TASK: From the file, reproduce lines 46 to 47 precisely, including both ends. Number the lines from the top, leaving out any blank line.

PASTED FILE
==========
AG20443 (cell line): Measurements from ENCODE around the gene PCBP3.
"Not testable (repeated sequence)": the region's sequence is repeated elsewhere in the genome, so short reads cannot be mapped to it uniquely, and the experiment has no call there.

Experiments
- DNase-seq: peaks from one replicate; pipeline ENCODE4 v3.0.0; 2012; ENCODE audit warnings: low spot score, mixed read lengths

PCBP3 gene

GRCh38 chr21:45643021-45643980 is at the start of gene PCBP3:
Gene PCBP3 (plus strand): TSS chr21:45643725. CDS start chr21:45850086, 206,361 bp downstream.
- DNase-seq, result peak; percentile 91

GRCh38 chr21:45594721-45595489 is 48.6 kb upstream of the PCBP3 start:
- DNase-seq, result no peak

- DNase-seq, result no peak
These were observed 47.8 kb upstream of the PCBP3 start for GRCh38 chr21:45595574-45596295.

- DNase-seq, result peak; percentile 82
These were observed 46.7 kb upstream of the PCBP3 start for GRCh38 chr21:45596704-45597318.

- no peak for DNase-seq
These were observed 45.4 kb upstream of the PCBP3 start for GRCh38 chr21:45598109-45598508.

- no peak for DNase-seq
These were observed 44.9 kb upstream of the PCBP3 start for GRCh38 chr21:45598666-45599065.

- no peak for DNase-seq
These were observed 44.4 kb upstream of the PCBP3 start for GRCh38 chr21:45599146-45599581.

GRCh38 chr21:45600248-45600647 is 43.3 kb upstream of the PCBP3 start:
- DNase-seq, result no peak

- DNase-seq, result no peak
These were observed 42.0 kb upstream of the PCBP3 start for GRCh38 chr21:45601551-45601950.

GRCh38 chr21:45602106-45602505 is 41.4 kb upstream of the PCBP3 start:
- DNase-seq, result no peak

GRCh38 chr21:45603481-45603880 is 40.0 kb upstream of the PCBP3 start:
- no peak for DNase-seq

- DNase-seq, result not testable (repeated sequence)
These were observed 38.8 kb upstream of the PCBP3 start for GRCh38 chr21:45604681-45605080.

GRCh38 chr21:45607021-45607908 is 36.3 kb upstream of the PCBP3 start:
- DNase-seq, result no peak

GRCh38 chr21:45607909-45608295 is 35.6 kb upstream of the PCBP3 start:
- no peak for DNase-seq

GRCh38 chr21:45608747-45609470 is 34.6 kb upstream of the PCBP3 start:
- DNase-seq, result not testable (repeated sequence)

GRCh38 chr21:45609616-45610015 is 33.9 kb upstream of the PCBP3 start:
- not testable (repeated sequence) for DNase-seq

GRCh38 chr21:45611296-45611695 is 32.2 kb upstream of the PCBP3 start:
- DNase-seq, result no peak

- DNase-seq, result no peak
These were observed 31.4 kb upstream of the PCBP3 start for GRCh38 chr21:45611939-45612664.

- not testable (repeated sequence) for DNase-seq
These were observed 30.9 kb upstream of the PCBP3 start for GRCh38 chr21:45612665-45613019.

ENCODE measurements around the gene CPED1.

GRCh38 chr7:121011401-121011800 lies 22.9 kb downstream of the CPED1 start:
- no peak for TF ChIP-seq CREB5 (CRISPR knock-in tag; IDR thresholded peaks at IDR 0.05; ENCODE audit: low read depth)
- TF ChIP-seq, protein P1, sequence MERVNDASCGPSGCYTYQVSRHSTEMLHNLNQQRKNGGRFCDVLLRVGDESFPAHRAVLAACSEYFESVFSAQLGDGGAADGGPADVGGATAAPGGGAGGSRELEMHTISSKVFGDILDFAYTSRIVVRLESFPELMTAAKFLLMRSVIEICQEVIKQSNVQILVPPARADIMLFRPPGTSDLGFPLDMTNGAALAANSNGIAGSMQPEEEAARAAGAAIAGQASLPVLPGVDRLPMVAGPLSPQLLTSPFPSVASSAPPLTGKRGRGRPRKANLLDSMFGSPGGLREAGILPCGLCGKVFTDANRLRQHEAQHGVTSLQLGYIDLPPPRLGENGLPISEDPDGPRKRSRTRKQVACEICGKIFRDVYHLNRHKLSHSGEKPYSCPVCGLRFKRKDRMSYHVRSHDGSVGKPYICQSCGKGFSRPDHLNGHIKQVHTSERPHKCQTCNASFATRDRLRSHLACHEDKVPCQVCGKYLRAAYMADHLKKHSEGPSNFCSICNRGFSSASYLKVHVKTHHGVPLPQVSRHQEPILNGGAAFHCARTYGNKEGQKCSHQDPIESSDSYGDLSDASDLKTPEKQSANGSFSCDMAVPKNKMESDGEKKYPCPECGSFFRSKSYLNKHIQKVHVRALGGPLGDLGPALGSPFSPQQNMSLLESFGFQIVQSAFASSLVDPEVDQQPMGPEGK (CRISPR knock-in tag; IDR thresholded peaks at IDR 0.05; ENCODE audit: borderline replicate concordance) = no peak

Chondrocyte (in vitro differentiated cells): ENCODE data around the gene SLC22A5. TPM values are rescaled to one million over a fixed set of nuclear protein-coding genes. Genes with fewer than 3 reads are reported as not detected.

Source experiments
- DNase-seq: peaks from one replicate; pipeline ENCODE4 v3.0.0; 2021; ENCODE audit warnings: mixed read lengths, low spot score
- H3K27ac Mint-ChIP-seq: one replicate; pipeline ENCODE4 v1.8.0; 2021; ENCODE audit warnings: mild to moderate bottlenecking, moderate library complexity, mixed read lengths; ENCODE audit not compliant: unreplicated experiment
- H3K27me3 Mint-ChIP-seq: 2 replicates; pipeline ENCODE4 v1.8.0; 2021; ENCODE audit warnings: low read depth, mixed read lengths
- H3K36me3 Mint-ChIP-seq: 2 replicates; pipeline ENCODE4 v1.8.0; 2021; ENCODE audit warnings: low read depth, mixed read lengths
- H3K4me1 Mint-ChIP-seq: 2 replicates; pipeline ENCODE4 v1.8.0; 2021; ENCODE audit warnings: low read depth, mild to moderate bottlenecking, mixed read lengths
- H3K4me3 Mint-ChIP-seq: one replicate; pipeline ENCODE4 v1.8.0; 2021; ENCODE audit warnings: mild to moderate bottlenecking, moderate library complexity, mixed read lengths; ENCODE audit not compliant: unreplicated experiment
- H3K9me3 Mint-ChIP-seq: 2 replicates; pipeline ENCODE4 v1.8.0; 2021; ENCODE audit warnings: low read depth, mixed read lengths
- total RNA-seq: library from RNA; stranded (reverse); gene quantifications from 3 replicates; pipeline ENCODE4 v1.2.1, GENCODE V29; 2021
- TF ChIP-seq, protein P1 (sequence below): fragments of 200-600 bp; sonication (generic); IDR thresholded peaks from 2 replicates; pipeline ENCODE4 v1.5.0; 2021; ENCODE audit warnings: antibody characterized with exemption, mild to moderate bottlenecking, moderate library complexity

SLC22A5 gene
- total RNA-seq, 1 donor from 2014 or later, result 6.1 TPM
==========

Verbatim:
GRCh38 chr7:121011401-121011800 lies 22.9 kb downstream of the CPED1 start:
- no peak for TF ChIP-seq CREB5 (CRISPR knock-in tag; IDR thresholded peaks at IDR 0.05; ENCODE audit: low read depth)